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Equivocation is a logical fallacy that involves taking a word with more than one definition and freely substituting one definition for another. It effectively ignores the law of identity, which is fundamental to logic.

"'Reason' in language — oh, what an old deceptive female she is! I am afraid we are not rid of God because we still have faith in grammar."

Friedrich Nietzsche


"A feather is light. Therefore, a feather cannot be dark."
  • There are two meanings of the word light. The first sentence assumes a meaning that is the opposite of heavy, not the opposite of dark.

This fallacy is used frequently in the service of apologetics arguments. A few relevant examples:

  1. Atheism is based on faith.
    • There are multiple meanings of the word faith, for example things you trust in without critical analysis or things which people believe with good evidence.
  2. Prayer is meditation.
    • Redefining prayer as only a form of mental meditation rather than petitions for things is often used to justify the efficacy of prayer in the petition context.
  3. "No true Scotsman" fallacy.
    • When someone says, "That person wasn't really a Christian because he did that," they are relying on ambiguity in the word Christian and redefining it to suit their needs.
  4. The existence of laws implies a law-giver.
    • This stems from a confusion between natural laws and legal laws. Even legal laws do not always require a law giver. Common law can involve customs which are Memes that evolved over time.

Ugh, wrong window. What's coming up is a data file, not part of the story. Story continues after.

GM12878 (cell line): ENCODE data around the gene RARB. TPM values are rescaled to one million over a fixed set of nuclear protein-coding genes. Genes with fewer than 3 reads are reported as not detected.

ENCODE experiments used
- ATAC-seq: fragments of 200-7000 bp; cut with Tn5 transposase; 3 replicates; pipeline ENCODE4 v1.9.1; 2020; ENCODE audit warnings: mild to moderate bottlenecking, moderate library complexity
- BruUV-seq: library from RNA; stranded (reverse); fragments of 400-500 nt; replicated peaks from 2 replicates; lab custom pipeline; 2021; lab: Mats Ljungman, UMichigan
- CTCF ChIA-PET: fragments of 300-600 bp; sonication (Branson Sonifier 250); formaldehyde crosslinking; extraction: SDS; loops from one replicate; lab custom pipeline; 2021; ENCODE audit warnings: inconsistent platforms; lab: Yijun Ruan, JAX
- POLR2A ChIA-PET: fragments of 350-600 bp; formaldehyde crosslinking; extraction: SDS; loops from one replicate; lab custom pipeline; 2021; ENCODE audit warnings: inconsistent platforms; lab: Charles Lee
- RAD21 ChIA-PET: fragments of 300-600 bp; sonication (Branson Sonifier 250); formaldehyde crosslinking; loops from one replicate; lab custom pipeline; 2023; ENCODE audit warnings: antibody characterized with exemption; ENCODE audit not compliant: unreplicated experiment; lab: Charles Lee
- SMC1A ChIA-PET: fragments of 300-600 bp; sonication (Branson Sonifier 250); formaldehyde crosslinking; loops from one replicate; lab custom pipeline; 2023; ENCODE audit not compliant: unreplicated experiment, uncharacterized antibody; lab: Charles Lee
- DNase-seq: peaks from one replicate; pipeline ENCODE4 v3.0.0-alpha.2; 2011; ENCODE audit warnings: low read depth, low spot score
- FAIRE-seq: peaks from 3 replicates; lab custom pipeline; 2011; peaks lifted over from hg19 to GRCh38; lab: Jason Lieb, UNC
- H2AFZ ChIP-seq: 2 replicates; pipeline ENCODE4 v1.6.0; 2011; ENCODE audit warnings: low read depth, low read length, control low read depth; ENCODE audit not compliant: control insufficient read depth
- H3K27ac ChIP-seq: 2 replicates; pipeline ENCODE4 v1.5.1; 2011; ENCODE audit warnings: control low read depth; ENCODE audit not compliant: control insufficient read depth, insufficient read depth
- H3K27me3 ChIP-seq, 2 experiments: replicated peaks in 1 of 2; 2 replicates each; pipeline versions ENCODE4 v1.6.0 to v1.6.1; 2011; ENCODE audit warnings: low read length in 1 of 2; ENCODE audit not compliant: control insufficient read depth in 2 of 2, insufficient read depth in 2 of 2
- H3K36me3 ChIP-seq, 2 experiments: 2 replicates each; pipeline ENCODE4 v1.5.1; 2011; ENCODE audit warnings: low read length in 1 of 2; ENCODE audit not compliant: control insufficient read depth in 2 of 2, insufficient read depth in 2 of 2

5. Evolution is only a theory.
    • This plays on the confusion between the scientific and colloquial definitions of the word theory.
  6. Information theory argument
    • This argument depends on confusion surrounding the word "information".

External Links[edit]

v · d Logical fallacies
v · d Formal fallacies
Propositional logic   Affirming a disjunct · Affirming the consequent · Argument from fallacy · False dilemma · Denying the antecedent
Quantificational logic   Existential fallacy · Illicit conversion · Proof by example · Quantifier shift
Syllogistic   Affirmative conclusion from a negative premise · Exclusive premises · Necessity · Four-term fallacy · Illicit major · Illicit minor · Undistributed middle

v · d Faulty generalisations
General   Begging the question · Gambler's fallacy · Slippery slope · Equivocation · argumentum verbosium
Distribution fallacies   Fallacy of composition · Fallacy of division
Data mining   Cherry picking · Accident fallacy · Spotlight fallacy · Hasty generalization · Special pleading
Causation fallacies   Post hoc ergo propter hoc · Retrospective determinism · Suppressed correlative · Wrong direction
Ontological fallacies   Fallacy of reification · Pathetic fallacy · Loki's Wager
v · d False relevance
Appeals   Appeal to authority · Appeal to consequences · Appeal to emotion · Appeal to motive · Appeal to novelty · Appeal to tradition · Appeal to pity · Appeal to popularity · Appeal to poverty · Appeal to spite · Appeal to wealth · Sentimental fallacy · Argumentum ad baculum
Ad hominem   Ad hominem abusive · Reductio ad Hitlerum · Judgmental language · Straw man · Tu quoque · Poisoning the well
Genetic Fallacies   Genetic fallacy · Association fallacy · Appeal to tradition · Texas sharpshooter fallacy